• When asked about the Prime Minister’s reform package, three quarters of businesses said that it hasn’t affected their voting intentions
Phil Smith, Managing Director of Business West, comments: “West Country businesses have differing views on Europe, but a clear majority favour staying in the European Union, with over twice as many business people saying they will vote to stay in the union rather than voting to leave.
“Those businesses who want to stay in the EU say that easy access to the EU Single Market and the greater ability to attract new investment into the UK are major benefits.
“These firms are worried that leaving the EU would jeopardise the ability to sell into the UK’s largest market and hurt the economy.
“Other businesses are worried about the uncertainty that leaving the EU would bring, and the lack of clarity about what a potential ‘Brexit’ would look like.
“Over two thirds of businesses feel that leaving the EU would pose a risk to their business, and over three quarters believe is would pose a risk to the UK economy.
“Those that want to leave think the EU is too big and too bossy, and that costly regulations are a barrier to their growth.
He continues: “This is notable in particular sectors such as chemicals and food and drink industries, and on some smaller businesses where regulations like the Working Time Directive are seen to be an unnecessary burden.”
But what do business owners on the ground think?
Grant Jefferies, who runs building firm Bray & Slaughter, says: ‘On a typical project for us the windows will be from Scandinavia, – the air conditioning form France, the bolt flooring from Spain and the lift from Greece, so the reality of how schemes are built means sourcing products from Europe and what impact will an exit have on this process?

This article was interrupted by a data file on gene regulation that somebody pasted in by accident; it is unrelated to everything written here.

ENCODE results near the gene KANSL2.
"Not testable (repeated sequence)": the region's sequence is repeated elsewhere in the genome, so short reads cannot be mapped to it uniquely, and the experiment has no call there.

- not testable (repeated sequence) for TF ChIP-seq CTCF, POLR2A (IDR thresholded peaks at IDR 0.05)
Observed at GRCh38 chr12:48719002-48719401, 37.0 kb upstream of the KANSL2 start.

‘Are we going to start manufacturing these products ourselves again? The issue is tooling and investment. We ran a bespoke joinery business and the reality is tooling, certification and capital investment is huge.
‘Dyson is very smart and has a great team around him and he concluded that he couldn’t manufacture vacuum cleaners in the UK. So if he reached that conclusion I’m pretty sure we’re not going to be able to make doors more competitively than companies in mainland Europe.’
For property markets just debating the issues is having an impact according to Chris Dawson at Colliers.
He says: ‘It is already having an impact in terms of a slowdown in the investment market and bigger transactional activity, which is nowhere near as strong as it was. People are holding off making decisions until we know either way.
‘We see that as largely Brexit at the moment. If we do exit, we run the risk of being marginalised. There will be a period where it drops – and then it will eventually pick back up – but there will be a year of uncertainty.’
Bristol businessman Arron Banks is unequivocally pro exit.
One of the founders of the Leave.EU website and a financial backer of the anti-EU political party UKIP – he spoke to Business Leader in 2015 about the upcoming referendum.
He said: “For a start 80 per cent of SME businesses don’t export to Europe but have all of the regulations that cost them millions.
“The Euro is a political project that is trying to create a united states of Europe; that does not benefit UK businesses as it is about corporate businesses, rather than small and medium sized firms that are the engine of the UK economy.
“We are running a trade deficit and the Prime Minster saying he is going to get a better deal is just a show.
“We need to vote no for a proper re-negotiation, so we can trade with Europe and the rest of the world, without being governed by Brussels.”
He went on: “Why are we tying ourselves to a low grade economic block anyway? We are trading too much with Europe and it is to our detriment. We used to trade with the world and can do so again.
“It makes economic sense to leave as the EU will soon disintegrate and break apart – as it looks to hold Spain, Greece and Italy together.”